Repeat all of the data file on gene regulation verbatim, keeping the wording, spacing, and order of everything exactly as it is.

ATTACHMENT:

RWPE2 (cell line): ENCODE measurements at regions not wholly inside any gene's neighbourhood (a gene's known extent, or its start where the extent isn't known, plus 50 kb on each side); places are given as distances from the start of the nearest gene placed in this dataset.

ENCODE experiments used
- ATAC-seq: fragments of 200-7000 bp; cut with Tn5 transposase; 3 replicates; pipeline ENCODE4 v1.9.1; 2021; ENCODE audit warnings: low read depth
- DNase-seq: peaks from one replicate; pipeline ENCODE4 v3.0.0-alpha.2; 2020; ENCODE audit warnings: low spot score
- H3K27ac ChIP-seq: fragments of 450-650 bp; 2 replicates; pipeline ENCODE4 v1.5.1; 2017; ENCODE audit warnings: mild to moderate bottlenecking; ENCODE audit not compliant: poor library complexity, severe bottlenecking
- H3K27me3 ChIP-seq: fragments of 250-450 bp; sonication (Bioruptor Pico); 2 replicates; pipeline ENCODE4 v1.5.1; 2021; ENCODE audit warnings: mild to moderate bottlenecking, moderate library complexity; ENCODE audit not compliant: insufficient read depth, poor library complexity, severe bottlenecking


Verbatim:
RWPE2 (cell line): ENCODE measurements at regions not wholly inside any gene's neighbourhood (a gene's known extent, or its start where the extent isn't known, plus 50 kb on each side); places are given as distances from the start of the nearest gene placed in this dataset.

ENCODE experiments used
- ATAC-seq: fragments of 200-7000 bp; cut with Tn5 transposase; 3 replicates; pipeline ENCODE4 v1.9.1; 2021; ENCODE audit warnings: low read depth
- DNase-seq: peaks from one replicate; pipeline ENCODE4 v3.0.0-alpha.2; 2020; ENCODE audit warnings: low spot score
- H3K27ac ChIP-seq: fragments of 450-650 bp; 2 replicates; pipeline ENCODE4 v1.5.1; 2017; ENCODE audit warnings: mild to moderate bottlenecking; ENCODE audit not compliant: poor library complexity, severe bottlenecking
- H3K27me3 ChIP-seq: fragments of 250-450 bp; sonication (Bioruptor Pico); 2 replicates; pipeline ENCODE4 v1.5.1; 2021; ENCODE audit warnings: mild to moderate bottlenecking, moderate library complexity; ENCODE audit not compliant: insufficient read depth, poor library complexity, severe bottlenecking